Simulating 3-D water flow in subsurface drain trenches and surrounding soils in a clayey field← Takaisin
|Tekijä||Salo, Heidi; Warsta, Lassi; Turunen, Mika; Nurminen, Jyrki; Myllys, Merja; Paasonen-Kivekäs. Maija; Alakukku, Laura; Koivusalo, Harri|
|Sarja||Soil & Tillage Research|
|Avainsanat||3-D modelling, Preferential flow, Supplementary drain installation|
|Rahoitus||Salaojituksen Tukisäätiö sr, maa- ja metsätalousministeriö, Maa- ja vesitekniikan tuki ry., Salaojayhdistys ry, MTT, Aalto-yliopisto, SYKE, Helsingin yliopisto ja Sven Hallinin tutkimussäätiö|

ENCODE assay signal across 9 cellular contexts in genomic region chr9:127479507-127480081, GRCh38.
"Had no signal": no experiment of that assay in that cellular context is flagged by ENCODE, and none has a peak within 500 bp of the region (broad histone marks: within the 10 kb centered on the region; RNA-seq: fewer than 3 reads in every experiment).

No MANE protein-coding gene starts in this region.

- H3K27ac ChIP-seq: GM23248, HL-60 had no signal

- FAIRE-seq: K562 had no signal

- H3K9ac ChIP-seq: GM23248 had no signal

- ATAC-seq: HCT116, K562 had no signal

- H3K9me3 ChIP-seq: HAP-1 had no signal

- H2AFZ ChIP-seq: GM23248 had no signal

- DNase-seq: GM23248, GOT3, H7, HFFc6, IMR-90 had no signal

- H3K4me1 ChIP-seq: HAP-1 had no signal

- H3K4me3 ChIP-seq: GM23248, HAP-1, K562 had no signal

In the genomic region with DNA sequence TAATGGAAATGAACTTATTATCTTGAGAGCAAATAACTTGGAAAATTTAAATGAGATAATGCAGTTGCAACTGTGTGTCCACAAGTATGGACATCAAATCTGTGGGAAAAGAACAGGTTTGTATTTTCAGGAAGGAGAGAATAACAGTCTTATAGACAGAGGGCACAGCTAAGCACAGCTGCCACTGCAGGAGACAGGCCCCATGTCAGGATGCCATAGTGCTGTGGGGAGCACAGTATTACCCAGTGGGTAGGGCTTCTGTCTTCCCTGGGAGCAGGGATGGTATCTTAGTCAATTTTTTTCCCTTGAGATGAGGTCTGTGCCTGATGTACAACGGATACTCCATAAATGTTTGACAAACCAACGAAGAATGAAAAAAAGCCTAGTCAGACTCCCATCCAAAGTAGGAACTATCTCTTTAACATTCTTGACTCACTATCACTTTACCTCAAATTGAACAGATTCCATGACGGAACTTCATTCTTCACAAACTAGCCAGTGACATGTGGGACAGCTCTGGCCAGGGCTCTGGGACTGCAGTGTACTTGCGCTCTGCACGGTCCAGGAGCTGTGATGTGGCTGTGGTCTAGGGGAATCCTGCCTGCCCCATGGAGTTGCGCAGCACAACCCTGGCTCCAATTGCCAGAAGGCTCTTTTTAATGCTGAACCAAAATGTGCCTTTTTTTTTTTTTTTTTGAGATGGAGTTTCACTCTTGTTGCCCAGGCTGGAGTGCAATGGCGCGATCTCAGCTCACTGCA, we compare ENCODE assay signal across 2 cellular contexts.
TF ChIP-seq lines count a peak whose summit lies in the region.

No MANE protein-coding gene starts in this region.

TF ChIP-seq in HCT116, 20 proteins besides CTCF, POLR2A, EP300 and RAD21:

Subsurface drain trenches are important pathways for water movement from the field surface to subsurface drains in low permeability clayey soils. The hydrological effects of trenches installed with well conducting backfill material and gravel inlet patches are difficult to study with only experimental methods. Computational three-dimensional soil water models provide additional tools to assess spatial processes of such drainage system. The objective was to simulate water flow pathways with 3-D FLUSH model in drain spacing and trench depth scale with two model configurations: (1) the total pore space of soil was treated as a single continuous pore system and (2) the total pore space was divided into mobile soil matrix and macropore systems. Both model configurations were parameterized almost solely with field data without calibration. Data on soil hydraulic properties and drain discharge measurements were available from a clayey subsurface drained agricultural field in southern Finland. The effect of soil hydraulic variability on water flow pathways was assessed by generating computational grids in which the hydraulic properties were sampled randomly from five measured soil sets. Both model configurations were suitable to describe the recorded drain discharge, when model was parameterized in finer scale than drain spacing and the parameterization described highly conductive subdomains such as macropores in a dual-permeability model or the trench in a single pore system model. Models produced similar hourly discharge and water balance results with randomly sampled soil hydraulic properties. The results provide a new view on consequences of soil heterogeneity on subsurface drainage. The practical implication of the results from different drainage scenarios is that gravel trench appears to be important only in soils with a poorly conductive subsoil layers without direct macropore connections to subsurface drains. Solely drain discharge data was not sufficient to determine the differences in water flow pathways between the two model configurations and more output variables, such as groundwater level, should be taken into account in making assessments on the effects of different drainage practices on field drainage capacity.